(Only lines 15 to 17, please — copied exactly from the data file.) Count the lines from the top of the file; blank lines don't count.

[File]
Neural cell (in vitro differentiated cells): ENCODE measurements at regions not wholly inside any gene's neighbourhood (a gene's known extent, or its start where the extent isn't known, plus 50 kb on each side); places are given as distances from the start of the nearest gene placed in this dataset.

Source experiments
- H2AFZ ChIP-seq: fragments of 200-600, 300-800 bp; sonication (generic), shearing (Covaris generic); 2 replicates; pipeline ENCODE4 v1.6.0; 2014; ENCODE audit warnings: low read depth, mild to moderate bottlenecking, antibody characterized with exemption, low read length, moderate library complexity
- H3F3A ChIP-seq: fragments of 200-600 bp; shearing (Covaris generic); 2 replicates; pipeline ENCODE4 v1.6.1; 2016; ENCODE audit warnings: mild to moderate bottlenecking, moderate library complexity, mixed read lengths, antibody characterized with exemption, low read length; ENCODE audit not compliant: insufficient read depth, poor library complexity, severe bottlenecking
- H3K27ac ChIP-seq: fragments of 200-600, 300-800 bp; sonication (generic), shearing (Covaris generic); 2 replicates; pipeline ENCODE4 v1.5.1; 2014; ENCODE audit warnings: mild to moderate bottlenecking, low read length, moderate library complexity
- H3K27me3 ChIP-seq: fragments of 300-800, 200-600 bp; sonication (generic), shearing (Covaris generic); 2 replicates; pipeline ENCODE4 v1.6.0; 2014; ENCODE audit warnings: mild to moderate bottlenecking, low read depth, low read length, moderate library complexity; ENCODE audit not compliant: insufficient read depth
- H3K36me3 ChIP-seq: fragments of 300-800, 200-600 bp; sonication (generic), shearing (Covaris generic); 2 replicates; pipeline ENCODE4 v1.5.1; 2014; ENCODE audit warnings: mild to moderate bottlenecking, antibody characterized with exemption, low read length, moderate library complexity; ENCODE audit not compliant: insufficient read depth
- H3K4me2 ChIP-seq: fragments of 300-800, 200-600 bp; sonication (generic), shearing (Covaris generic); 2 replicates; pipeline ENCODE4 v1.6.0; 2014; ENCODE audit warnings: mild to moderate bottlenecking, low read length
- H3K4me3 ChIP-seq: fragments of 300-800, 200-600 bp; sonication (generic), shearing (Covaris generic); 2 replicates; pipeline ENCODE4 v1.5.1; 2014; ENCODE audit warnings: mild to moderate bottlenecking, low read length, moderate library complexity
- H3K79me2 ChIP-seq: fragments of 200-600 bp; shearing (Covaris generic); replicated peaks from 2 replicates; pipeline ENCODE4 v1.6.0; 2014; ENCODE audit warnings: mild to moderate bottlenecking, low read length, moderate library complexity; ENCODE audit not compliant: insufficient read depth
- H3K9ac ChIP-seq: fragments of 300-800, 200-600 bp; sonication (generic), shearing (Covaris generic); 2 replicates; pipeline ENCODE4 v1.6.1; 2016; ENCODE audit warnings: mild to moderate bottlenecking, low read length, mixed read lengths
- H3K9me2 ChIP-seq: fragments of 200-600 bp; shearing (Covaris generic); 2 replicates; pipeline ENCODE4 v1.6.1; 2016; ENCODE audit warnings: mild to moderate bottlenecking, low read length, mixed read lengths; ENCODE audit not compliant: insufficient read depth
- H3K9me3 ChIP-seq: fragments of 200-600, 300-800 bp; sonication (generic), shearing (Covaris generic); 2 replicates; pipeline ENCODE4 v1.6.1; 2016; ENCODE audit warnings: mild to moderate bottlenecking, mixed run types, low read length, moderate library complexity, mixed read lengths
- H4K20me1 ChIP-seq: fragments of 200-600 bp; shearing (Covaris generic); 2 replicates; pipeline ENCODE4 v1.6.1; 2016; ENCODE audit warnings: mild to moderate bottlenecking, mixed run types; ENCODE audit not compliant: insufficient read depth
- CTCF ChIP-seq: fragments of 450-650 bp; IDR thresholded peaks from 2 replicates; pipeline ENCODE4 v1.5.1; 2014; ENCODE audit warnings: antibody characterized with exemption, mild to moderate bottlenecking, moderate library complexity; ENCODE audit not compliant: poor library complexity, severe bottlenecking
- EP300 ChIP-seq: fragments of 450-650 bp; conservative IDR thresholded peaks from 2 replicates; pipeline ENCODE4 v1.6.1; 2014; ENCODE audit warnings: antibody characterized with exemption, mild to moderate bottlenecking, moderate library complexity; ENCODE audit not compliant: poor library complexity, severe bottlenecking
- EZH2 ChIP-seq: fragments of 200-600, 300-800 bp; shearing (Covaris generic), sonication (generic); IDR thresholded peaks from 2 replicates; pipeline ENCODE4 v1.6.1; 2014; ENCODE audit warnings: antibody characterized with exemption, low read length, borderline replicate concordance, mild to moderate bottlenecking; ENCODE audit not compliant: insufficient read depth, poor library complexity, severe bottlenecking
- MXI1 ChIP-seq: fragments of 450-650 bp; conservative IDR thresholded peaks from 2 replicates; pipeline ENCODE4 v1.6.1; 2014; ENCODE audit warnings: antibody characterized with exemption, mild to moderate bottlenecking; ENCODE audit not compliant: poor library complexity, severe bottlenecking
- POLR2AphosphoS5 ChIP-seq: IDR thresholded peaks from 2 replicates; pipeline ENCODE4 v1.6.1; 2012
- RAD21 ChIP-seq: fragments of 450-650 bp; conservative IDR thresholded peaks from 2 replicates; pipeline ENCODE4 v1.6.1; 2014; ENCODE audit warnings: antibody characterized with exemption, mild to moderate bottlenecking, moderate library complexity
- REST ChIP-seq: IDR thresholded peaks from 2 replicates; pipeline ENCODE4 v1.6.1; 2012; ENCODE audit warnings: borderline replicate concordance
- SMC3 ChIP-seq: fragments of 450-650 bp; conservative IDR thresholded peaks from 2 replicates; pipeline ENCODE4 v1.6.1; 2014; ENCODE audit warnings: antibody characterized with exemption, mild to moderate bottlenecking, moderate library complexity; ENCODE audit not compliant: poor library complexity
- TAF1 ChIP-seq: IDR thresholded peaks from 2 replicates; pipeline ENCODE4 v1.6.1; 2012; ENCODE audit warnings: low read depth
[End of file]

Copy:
- CTCF ChIP-seq: fragments of 450-650 bp; IDR thresholded peaks from 2 replicates; pipeline ENCODE4 v1.5.1; 2014; ENCODE audit warnings: antibody characterized with exemption, mild to moderate bottlenecking, moderate library complexity; ENCODE audit not compliant: poor library complexity, severe bottlenecking
- EP300 ChIP-seq: fragments of 450-650 bp; conservative IDR thresholded peaks from 2 replicates; pipeline ENCODE4 v1.6.1; 2014; ENCODE audit warnings: antibody characterized with exemption, mild to moderate bottlenecking, moderate library complexity; ENCODE audit not compliant: poor library complexity, severe bottlenecking
- EZH2 ChIP-seq: fragments of 200-600, 300-800 bp; shearing (Covaris generic), sonication (generic); IDR thresholded peaks from 2 replicates; pipeline ENCODE4 v1.6.1; 2014; ENCODE audit warnings: antibody characterized with exemption, low read length, borderline replicate concordance, mild to moderate bottlenecking; ENCODE audit not compliant: insufficient read depth, poor library complexity, severe bottlenecking